In a recent meta-analysis reviewing 36 studies involving nearly 30,000 patients, researchers from the University of Florida found that digital health interventions were effective at improving a variety of health outcomes for kids.
In this meta-analysis, researchers cast a broad net looking for studies that involving a digital health intervention intended to impact health behaviors or outcomes for kids. They identified 36 separate studies involving nearly 30,000 kids.
The included studies focused on areas such as immunization, asthma, obesity, HIV prevention, and diabetes. Surprisingly, there’s actually very little detail on the outcomes measured or the effect size in different conditions. Rather, all conditions are lumped together and aggregated by looking at the size of the effect in each study. The interventions are briefly described (in the supplement) and range from email-based educational materials to active text messaging and interactive health apps.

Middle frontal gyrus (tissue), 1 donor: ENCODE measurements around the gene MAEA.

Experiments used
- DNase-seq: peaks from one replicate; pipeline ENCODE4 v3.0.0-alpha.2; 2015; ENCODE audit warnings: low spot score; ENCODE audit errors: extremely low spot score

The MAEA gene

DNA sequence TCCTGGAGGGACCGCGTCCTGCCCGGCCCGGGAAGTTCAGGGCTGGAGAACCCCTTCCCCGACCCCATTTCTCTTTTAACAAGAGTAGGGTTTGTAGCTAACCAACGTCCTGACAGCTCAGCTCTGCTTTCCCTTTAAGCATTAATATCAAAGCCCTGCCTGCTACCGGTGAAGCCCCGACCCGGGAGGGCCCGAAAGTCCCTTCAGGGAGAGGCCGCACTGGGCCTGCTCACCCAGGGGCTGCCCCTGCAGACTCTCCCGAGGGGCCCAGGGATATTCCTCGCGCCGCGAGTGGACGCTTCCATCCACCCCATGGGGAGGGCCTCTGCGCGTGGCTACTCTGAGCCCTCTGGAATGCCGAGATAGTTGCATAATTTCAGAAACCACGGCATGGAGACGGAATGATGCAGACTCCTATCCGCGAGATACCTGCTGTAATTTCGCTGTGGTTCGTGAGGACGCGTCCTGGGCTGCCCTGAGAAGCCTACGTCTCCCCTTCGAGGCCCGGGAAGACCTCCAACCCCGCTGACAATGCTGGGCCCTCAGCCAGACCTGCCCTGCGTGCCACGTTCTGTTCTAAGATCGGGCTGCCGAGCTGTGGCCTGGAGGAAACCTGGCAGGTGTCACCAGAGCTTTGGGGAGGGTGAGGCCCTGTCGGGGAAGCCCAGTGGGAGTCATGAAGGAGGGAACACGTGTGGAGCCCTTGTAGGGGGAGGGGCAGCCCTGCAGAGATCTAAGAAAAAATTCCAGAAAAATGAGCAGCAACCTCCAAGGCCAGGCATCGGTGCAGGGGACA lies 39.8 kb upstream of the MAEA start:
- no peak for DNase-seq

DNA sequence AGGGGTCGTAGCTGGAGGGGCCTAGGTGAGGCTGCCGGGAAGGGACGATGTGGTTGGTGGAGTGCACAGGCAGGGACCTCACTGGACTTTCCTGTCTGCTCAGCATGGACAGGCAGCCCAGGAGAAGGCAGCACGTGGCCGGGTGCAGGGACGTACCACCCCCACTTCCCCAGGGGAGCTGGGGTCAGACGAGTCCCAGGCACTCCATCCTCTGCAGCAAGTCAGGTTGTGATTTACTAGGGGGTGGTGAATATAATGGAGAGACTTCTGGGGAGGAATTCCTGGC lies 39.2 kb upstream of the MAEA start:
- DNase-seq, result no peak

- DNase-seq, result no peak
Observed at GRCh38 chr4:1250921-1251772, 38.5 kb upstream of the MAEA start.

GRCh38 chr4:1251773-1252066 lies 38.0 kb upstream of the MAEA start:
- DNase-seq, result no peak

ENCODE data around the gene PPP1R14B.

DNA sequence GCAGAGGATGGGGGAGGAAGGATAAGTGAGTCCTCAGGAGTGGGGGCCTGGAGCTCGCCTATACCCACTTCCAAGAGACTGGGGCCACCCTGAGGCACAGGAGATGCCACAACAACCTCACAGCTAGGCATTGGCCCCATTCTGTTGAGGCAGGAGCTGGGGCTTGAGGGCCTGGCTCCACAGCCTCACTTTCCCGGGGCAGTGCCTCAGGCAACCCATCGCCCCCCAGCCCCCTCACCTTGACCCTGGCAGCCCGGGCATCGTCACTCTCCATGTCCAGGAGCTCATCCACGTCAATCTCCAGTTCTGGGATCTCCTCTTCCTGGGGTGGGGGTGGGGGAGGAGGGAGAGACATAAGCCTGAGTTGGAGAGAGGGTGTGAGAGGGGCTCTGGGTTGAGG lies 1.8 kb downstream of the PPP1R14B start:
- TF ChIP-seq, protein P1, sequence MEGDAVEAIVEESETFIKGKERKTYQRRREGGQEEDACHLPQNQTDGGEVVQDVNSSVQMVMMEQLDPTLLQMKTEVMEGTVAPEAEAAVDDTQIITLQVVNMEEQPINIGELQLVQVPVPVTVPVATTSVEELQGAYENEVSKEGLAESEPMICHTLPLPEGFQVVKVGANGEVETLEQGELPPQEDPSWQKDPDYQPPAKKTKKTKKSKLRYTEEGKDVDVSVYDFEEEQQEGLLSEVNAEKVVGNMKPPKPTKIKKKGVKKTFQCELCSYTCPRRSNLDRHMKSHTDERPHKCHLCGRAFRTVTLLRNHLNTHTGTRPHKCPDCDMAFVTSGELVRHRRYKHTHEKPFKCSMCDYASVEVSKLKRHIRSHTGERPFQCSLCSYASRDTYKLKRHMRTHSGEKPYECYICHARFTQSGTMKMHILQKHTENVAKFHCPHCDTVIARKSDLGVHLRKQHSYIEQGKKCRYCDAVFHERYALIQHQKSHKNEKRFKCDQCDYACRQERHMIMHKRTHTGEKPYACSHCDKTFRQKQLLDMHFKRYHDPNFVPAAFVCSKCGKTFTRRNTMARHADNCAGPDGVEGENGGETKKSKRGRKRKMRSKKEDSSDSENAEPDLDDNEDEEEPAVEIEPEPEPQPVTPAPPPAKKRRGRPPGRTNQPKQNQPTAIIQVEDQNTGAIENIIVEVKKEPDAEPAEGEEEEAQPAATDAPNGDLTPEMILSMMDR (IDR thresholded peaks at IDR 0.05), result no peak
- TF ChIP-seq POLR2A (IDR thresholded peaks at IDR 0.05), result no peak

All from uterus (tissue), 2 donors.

All together, they found that digital health interventions did seem to have a positive effect on the measured health outcomes. Given the methodology, its not surprising that there was a lot of heterogeneity in effect size.
Whats more interesting to take away from this study though was the factors associated with success. In particular, involving caregivers in the intervention seemed to be the one moderating factor that was associated with more effective interventions.
Caregiver engagement is something we’ve seen embraced by many health apps. For example, medication reminder app Medisafe helps get family involved in tracking and supporting medication adherence. The potential benefits are certainly intuitive and the findings of this analysis certainly lend further credibility to that approach.